January 27, 2008


Faith brings Texas Rangers' Hamilton back from the brink (EVAN GRANT, 1/27/08, The Dallas Morning News)

When he finally gets home and takes off his size 16 shoes, the doorbell rings. A lab technician is waiting. Three times a week, Hamilton's past and future intersect when he urinates into a cup and waits for confirmation that tells the baseball world what he has known for 27 months: He is clean, sober and drug-free.

"I think he looks forward to the tests," Narron says. "He knows he's an addict. He knows he has to be accountable. He looks at those tests as a way to reassure people around him who had faith."

Faith. It comes up often in the story of 26-year-old Joshua Holt Hamilton. It's virtually impossible to tell his story without mentioning his Christian faith. He'd prefer you not even try.

Faith, he regularly testifies, has put him back in baseball after four years of addiction problems so ugly you can't blame his family for not wanting to relive them. But because of faith, they do – to churches, youth groups and halfway houses.

If Hamilton could shake his habit – it included downing a bottle of Crown Royal almost daily and cocaine and crack cravings so strong he burned through a $3.96 million signing bonus – and finally get to the big leagues last season, there had to be a reason.

The reason came to his wife, Katie, more than two years ago in a dream while Hamilton was serving a year-long suspension ordered by Major League Baseball for multiple failed drug tests.

"God told me he was going to give Josh baseball back, but it wasn't going to be for baseball," Katie says. "It was going to be for something much bigger. He was going to give Josh a platform to help others. He is the most beautiful choreographer. It's not by accident that all the things that have happened in our lives have happened."

On this particular January weekend, Hamilton tells the story three times: To a reporter, to an audience of 500 at Apex Baptist Church and to a rescue mission. The talks usually last about an hour. When Katie is involved, they almost always involve tears. And the crowd, whether it's one or 500, sits engrossed.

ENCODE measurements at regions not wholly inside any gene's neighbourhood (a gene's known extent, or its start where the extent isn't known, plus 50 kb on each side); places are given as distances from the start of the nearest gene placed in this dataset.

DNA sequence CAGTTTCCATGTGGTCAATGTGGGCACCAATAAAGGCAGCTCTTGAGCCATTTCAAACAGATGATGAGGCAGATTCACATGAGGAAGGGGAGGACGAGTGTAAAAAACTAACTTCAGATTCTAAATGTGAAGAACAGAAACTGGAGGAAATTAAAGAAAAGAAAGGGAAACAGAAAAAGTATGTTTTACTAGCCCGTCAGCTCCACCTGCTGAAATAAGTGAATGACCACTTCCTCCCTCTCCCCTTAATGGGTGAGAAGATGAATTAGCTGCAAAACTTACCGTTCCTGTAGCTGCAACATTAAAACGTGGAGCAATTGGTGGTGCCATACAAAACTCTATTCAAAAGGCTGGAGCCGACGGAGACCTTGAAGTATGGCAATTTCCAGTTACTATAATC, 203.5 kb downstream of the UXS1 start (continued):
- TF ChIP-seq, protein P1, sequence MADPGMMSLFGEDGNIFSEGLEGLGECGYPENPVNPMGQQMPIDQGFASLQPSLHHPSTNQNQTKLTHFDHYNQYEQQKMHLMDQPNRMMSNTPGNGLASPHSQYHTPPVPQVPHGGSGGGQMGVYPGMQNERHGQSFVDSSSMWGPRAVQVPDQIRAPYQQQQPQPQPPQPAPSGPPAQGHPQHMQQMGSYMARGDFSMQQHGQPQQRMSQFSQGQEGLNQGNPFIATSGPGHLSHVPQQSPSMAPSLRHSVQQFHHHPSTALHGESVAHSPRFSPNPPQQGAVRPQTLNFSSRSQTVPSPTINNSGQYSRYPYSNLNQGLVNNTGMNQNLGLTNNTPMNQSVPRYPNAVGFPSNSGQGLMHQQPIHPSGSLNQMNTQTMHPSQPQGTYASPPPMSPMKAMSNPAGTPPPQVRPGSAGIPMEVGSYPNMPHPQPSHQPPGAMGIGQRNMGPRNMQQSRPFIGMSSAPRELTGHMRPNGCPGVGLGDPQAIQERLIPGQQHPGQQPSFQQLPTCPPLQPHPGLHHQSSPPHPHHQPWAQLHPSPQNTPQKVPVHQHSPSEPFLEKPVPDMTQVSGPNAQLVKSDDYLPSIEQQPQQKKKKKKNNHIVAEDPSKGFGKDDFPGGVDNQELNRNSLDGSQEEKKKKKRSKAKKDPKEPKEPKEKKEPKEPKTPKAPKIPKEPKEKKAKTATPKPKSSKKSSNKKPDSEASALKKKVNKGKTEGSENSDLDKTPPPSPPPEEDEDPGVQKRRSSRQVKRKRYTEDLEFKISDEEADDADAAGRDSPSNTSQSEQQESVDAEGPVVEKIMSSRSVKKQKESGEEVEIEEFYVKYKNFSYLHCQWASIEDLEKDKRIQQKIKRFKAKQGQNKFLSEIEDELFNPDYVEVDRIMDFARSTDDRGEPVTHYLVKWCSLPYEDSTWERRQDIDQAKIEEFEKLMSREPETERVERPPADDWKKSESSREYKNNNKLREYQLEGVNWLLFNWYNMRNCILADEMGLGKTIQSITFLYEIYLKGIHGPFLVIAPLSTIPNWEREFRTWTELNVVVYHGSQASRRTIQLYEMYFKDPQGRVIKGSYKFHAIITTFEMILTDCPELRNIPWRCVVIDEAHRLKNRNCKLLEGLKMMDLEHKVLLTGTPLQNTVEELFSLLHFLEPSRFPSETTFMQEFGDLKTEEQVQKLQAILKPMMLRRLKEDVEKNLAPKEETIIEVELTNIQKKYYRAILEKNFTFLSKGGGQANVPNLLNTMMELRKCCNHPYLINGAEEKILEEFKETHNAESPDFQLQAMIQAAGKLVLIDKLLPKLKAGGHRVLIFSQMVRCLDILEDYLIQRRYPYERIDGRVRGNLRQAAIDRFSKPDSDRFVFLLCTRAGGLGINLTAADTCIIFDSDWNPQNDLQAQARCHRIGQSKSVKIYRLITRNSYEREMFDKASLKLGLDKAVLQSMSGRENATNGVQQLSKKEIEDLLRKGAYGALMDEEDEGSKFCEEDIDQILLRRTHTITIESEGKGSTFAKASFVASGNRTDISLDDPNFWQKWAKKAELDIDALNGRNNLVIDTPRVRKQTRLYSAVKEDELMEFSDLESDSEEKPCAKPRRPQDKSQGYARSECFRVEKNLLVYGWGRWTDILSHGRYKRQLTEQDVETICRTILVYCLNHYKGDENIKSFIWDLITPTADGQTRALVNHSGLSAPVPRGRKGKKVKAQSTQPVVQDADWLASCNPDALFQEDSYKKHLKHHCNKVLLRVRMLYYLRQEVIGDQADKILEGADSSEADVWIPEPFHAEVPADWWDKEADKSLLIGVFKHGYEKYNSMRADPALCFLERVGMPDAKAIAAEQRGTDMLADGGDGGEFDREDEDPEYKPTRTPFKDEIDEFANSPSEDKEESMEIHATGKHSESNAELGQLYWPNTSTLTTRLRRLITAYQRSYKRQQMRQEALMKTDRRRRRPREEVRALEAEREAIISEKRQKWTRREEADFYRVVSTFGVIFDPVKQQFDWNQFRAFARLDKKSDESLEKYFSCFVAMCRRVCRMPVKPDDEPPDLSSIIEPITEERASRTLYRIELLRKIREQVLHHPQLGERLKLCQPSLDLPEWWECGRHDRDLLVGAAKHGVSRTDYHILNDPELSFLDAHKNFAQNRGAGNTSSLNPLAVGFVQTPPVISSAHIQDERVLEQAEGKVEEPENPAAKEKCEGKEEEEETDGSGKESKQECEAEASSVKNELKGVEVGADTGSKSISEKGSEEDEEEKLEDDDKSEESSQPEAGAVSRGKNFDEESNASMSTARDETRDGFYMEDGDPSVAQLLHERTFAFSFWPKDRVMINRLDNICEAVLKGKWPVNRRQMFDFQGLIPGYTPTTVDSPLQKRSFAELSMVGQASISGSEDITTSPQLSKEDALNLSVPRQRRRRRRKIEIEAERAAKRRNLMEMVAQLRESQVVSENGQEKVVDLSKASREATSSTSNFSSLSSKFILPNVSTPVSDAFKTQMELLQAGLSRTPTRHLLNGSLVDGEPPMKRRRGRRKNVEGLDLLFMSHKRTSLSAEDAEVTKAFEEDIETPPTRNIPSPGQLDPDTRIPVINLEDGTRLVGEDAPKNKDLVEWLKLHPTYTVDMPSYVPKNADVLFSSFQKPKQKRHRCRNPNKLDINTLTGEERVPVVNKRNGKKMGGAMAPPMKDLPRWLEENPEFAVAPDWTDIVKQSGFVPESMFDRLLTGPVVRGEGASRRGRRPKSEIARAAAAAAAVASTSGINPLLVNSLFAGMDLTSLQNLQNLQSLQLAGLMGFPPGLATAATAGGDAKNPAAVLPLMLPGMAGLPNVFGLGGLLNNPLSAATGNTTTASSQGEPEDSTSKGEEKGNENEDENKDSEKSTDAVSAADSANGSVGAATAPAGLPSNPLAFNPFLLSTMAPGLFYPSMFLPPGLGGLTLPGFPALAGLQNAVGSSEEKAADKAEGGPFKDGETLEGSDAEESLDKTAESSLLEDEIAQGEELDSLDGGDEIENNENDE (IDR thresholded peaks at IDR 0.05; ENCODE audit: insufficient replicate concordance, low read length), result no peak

The full story can't be captured in an hour. To really understand how far Hamilton has come, it's important to understand just how far he fell.

When he was barely 15, Hamilton was already a North Carolina sports legend. He was that rarest of finds, a true five-tool player. Left-handed, he was so gifted that he occasionally played shortstop and even hoped to be a catcher. But coaches were too protective of his arm because when he pitched, he hit 95-96 mph. When he played the outfield, nobody ran on him. When he hit, everybody gasped at the power.

"I've seen some really special amateur players – Kirk Gibson and Bo Jackson – but Josh is the most talented kid I've ever seen," says Jax Robertson, special assistant to the Pittsburgh Pirates' general manager – and whose son was a teammate of Hamilton's at Athens Drive High School in Raleigh, N.C. "Every skill was above average; some were off the charts. He had instincts, athleticism, passion and compassion."

The Tampa Bay Devil Rays made Hamilton the first overall choice in the 1999 draft. He was the first high school player to be No. 1 since Alex Rodriguez in 1993.

Hamilton signed two days later. His parents left their home to be his chaperone. Together, they packed up and headed to Princeton, W.Va., in the rookie-level Appalachian League. Almost immediately, Hamilton was launching talk-of-the-town homers. Within two years, he was named the top prospect in all of the minors.

Then it crumbled.

Posted by Orrin Judd at January 27, 2008 8:49 PM
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